Make a Donation

Consider making a donation to support SHAKSPER.

Subscribe to Our Feeds

Current Postings RSS

Announcements RSS

Home :: Archive :: 2001 :: December ::
Re: Eighth Wonder of the Literary World
The Shakespeare Conference: SHK 12.2788  Monday, 10 December 2001

[1]     From:   Aubrey Chan <
 This e-mail address is being protected from spambots. You need JavaScript enabled to view it
 >
        Date:   Friday, 07 Dec 2001 23:55:37 +0000
        Subj:   Re: SHK 12.2745 Re: Eighth Wonder of the Literary World

[2]     From:   Dan Smith <
 This e-mail address is being protected from spambots. You need JavaScript enabled to view it
 >
        Date:   Saturday, 8 Dec 2001 02:11:03 -0000
        Subj:   Re: SHK 12.2777 Re: Eighth Wonder of the Literary World

[3]     From:   Sean Lawrence <
 This e-mail address is being protected from spambots. You need JavaScript enabled to view it
 >
        Date:   Friday, 07 Dec 2001 19:15:45 -0800
        Subj:   Re: SHK 12.2777 Re: Eighth Wonder of the Literary World


[1]-----------------------------------------------------------------
From:           Aubrey Chan <
 This e-mail address is being protected from spambots. You need JavaScript enabled to view it
 >
Date:           Friday, 07 Dec 2001 23:55:37 +0000
Subject: 12.2745 Re: Eighth Wonder of the Literary World?
Comment:        Re: SHK 12.2745 Re: Eighth Wonder of the Literary World?

Did anyone remember the 10 novels that Somerset Maugham chose for his
book "??Ten Novels"?

Aubrey Chan
San Francisco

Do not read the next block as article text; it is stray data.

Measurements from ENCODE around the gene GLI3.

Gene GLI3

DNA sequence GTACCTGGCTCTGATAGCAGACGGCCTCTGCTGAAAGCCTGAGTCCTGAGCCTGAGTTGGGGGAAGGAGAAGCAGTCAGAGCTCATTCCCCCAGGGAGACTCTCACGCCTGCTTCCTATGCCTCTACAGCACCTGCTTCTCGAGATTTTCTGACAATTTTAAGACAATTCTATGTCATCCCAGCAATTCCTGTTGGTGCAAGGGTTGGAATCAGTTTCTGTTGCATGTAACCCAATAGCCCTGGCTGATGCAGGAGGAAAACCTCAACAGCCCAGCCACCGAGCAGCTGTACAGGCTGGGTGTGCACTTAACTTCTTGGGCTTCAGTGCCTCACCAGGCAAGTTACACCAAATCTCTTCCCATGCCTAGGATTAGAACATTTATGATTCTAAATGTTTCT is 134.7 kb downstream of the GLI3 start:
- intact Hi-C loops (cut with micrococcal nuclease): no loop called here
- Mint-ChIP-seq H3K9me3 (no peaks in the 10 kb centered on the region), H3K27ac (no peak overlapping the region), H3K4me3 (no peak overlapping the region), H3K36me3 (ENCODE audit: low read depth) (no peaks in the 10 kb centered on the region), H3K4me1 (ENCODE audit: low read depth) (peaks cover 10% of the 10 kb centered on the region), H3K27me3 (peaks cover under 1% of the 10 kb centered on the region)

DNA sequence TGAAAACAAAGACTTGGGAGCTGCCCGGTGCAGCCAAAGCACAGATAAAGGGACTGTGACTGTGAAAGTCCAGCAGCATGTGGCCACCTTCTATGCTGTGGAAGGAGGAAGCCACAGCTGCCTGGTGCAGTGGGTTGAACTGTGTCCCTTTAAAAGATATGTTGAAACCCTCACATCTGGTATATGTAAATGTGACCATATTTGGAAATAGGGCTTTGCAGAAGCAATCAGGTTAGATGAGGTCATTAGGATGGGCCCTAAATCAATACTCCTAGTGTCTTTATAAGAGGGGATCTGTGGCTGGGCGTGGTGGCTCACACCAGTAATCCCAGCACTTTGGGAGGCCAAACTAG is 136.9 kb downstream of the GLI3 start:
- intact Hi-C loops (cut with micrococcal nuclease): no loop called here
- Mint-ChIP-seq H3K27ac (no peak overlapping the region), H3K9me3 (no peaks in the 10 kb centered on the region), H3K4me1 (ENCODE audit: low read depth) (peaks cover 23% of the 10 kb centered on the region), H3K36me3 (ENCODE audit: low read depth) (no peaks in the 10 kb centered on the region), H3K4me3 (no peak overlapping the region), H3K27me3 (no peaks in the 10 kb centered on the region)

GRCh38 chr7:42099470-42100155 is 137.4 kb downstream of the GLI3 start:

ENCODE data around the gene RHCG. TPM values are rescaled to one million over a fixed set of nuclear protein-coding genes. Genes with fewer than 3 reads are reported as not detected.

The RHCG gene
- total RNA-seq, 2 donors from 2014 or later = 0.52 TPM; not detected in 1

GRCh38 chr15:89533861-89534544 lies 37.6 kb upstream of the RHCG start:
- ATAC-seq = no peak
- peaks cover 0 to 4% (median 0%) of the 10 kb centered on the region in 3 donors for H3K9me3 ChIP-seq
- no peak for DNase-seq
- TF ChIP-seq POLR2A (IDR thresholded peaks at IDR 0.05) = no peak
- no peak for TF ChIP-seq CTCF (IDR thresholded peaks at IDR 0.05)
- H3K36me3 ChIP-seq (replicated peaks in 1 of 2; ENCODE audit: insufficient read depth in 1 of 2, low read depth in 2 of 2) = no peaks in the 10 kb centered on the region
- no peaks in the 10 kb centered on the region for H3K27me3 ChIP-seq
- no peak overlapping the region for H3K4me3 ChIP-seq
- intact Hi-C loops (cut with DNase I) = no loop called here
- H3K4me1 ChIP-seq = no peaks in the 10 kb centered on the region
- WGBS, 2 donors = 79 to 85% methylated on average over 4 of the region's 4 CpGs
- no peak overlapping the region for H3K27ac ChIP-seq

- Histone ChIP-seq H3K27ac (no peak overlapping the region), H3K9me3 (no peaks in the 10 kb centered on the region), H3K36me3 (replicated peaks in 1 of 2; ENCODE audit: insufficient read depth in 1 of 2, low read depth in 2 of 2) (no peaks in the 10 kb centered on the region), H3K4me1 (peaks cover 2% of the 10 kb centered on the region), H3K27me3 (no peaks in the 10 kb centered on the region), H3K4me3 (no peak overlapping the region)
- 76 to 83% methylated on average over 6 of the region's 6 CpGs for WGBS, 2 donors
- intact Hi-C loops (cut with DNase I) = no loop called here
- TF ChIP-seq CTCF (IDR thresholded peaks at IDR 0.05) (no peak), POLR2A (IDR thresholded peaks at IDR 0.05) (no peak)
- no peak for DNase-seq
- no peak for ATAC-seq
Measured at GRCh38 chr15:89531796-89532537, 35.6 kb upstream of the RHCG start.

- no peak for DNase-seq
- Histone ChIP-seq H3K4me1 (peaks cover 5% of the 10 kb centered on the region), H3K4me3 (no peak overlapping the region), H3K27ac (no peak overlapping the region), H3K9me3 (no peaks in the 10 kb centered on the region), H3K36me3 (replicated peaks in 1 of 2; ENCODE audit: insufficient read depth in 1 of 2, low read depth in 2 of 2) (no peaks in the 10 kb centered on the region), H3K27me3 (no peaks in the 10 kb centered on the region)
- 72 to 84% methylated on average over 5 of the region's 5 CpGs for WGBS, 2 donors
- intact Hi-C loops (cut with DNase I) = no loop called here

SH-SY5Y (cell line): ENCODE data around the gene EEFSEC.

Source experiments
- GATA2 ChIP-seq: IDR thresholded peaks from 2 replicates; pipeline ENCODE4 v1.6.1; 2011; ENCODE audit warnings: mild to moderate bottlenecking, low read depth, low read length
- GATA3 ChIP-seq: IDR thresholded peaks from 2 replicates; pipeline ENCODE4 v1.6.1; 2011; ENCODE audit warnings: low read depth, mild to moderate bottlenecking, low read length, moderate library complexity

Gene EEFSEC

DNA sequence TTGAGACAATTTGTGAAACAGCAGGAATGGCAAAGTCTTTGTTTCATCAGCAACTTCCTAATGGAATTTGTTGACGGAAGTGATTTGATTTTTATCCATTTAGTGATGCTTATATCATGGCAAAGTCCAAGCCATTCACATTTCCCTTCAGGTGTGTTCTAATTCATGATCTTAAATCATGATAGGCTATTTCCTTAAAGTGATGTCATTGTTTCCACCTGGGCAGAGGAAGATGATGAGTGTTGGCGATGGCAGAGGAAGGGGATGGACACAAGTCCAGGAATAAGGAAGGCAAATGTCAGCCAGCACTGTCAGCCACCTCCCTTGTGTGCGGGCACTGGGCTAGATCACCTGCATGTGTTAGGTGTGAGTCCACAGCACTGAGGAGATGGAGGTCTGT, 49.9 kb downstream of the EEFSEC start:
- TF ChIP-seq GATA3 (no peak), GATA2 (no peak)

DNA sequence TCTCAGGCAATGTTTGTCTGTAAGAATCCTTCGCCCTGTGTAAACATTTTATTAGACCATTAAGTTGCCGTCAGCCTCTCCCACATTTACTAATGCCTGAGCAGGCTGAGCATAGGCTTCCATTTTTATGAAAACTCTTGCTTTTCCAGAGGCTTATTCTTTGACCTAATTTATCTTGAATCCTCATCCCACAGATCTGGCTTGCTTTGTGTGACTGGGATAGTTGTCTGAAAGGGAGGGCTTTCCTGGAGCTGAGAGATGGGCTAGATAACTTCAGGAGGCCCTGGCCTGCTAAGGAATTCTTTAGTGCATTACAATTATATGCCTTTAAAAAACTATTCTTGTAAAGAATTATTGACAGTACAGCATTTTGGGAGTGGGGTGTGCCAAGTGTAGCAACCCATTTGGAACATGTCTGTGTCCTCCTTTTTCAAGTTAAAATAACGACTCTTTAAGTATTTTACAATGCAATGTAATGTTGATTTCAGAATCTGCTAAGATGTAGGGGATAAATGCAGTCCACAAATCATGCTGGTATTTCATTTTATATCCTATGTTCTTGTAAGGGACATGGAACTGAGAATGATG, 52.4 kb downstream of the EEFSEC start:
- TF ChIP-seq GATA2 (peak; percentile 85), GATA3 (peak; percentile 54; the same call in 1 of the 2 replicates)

[2]-------------------------------------------------------------
From:           Dan Smith <
 This e-mail address is being protected from spambots. You need JavaScript enabled to view it
 >
Date:           Saturday, 8 Dec 2001 02:11:03 -0000
Subject: 12.2777 Re: Eighth Wonder of the Literary World
Comment:        Re: SHK 12.2777 Re: Eighth Wonder of the Literary World

I know nothing of the Ring Cycle but I am aware that Star Wars was
consciously based on the writings of Joseph Campbell.  Campbell felt
that there were powerful common themes that arose consistently in
mythologies all around the world and one of these was that of the hero
path.  As to why hero path myths arise in all ages and places, there is
one reference, among many in his work, in his book Occidental Mythology
(p. 24) in which he wrote about "the force of the cosmic order itself,
the dark mystery of time...pressing on, ever turning in its circle of
eternal return...getting absolutely nowhere. // Against the symbol of
this undying power the warrior principle of the great deed of the
individual who matters flung its bolt".  Perhaps throughout human
history we have rightly perceived ourselves to be alone in a vast
universe and looked to myths concerning lives that matter, that make a
difference.  This, in turn, reminds me of  The Hitchhiker's Guide to the
Galaxy (Douglas Adams, gone but not forgotten) in which a torture was to
immerse someone in a vast 3D image of the universe with a sign saying
"you are here" to indicate their complete insignificance.  This reduced
everyone to mush except the 'hero' Zaphod Beeblebrox who said something
to the effect of "Hey, Cool".  The Hitchhiker's Guide is not on any
quoted list of Eight Literary Wonders but it looks good to this
beholder. Of course you may disagree...

Dan Smith

[3]-------------------------------------------------------------
From:           Sean Lawrence <
 This e-mail address is being protected from spambots. You need JavaScript enabled to view it
 >
Date:           Friday, 07 Dec 2001 19:15:45 -0800
Subject: 12.2777 Re: Eighth Wonder of the Literary World
Comment:        Re: SHK 12.2777 Re: Eighth Wonder of the Literary World

Martin Steward asks,

>Does anyone else find it
>strange that the Star Wars trilogy / tetralogy / nonalogy, so obviously
>meant as Der Ring Des Nibelungen on film in space, enjoys the same kind
>of cultural dominance in the West in 2001 as Der Ring Des Nibelungen did
>in 1901? What does this tell us about the imperatives of mythopoesis? Or
>indeed the about what has become of Western culture over the past
>hundred years....?

As long as it doesn't tell us where we're going in the next thirteen
years...

Peace,
Se

 

©2011 Hardy Cook. All rights reserved.